DS: Jaggi is inspired by true events and shatters preconceived notions about masculinity associated with the state of Punjab, India. Why did you choose such a delicate subject for your debut?

AS: One of my elder brothers studying in a boarding school used to tell me that the senior students used to rape their juniors. There was a student who was studying in the eighth standard who became a victim of the lust of his seniors studying in the 10th standard. While this guy was in his ninth standard, he could not take the trauma for long and committed suicide. There also have been incidents when parents dropped their sons from boarding schools due to such lecherous activities. Such kind of incidents happen in the state of Punjab because when the boys are in their state of puberty, their hormonal desire arises. But the system in villages is so strict that boys are not allowed to meet with girls. To give a vent to their frustrations, boys force themselves upon individuals younger than them. I used to sympathize with such victims. So, all these vilely occurrences around our society compelled me to make this film. Moreover, when I screened the film in my village, individuals who perpetuated such forceful sexual acts started to weep, as they had realized their mistake. Lots of other people in my village also found my film to be extremely relatable.

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DS: How important was the voiceover of the protagonist within the narrative of Jaggi?

AS: The protagonist of the film is a loner. There are very few people with whom he communicates. At the beginning of the film, he speaks to some of the students from his class and later with the helper in the fields. So, Jaggi used to write all his feelings in a diary, and the voiceover is a medium to express his inner thoughts. This was the idea from the moment I started writing the script. Had there been no voiceover, Jaggi would have never been able to express his pain and suffering to viewers and earn their empathy. Thus, the voiceover was used as a narrative tool for a reason.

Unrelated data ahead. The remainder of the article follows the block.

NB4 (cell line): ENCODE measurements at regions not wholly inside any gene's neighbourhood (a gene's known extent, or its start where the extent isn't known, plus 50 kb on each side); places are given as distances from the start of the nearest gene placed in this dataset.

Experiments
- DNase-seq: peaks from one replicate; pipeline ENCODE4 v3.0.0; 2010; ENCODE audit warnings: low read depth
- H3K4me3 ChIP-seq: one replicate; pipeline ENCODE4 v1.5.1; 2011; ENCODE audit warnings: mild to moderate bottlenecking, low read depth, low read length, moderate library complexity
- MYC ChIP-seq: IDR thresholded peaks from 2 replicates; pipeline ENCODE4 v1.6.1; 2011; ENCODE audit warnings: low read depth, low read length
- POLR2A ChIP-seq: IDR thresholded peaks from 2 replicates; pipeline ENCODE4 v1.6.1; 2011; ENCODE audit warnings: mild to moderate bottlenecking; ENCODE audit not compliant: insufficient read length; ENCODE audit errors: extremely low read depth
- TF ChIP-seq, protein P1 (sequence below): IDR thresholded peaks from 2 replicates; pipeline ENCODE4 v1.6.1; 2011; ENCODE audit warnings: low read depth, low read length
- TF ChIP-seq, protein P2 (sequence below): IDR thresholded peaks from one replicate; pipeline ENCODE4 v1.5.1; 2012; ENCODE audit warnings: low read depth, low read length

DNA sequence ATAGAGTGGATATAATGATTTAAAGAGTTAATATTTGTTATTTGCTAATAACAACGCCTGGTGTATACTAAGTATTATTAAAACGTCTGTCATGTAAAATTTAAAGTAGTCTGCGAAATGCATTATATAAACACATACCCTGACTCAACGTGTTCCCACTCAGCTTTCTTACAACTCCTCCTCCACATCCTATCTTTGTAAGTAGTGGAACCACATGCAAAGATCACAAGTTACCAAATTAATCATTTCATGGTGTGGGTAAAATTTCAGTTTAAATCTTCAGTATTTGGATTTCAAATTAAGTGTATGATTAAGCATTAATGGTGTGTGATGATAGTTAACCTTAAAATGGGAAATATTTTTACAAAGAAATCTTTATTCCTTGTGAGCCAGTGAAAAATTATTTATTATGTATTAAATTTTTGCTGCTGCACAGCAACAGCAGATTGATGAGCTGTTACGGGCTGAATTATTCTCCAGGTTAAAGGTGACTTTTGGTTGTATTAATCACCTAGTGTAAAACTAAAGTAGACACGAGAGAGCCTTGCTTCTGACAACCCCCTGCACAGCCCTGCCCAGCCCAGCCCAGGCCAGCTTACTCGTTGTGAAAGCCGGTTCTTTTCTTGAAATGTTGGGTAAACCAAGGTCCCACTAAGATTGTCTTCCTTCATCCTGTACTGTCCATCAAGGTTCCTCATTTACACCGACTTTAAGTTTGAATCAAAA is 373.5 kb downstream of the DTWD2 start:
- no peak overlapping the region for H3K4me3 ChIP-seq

DS: Few scenes in Jaggi are graphic and visceral in comparison to how sexual acts of violence are depicted in Indian cinema. How did you take your actors in confidence to perform such acts with sheer conviction? Tell me about your process.

AS: All the credit goes to my mentor from theatre, Mr. Chakresh Kumar. His workshops introduced me to legendary theatre directors like Vsevolod Meyerhold, Jerzy Grotowski and Bertolt Brecht, and sowed the seed of how an actor should rise above his physical limitation and work beyond. He also screened the documentary Pina (2011), which I used as study material. Unlike me, the other members of the theatre group have also undergone extreme levels of exercise. Since the actors in my film are from the same theatre group, they knew from the first day how the scenes in the film were going to be shot. They were also from my village, and they found the script relatable too. So, it was not difficult for them to perform those graphic scenes with ease. I would also like to mention that the Romanian film 4 Months, 3 Weeks and 2 Days (2008) was an inspiration for making the film.

DS: In one scene, Jaggi — despite knowing why the main gate of his home is locked — barges inside through his neighbor’s rooftop. I was expecting a confrontation but nothing as such happened. What is the significance of this scene?

AS: Jaggi had heard rumors about his mother having an illicit affair with his uncle. But he was never sure of it. He presumed that since his father was an alcoholic, his uncle made casual visits to their home and took care of the family. So, in this particular scene, he witnesses that whatever he has heard was true. He comes face to face with the harsh and bitter reality of his life. He knew that confronting his mother and uncle would yield no result because his father is also aware of the embarrassing situation.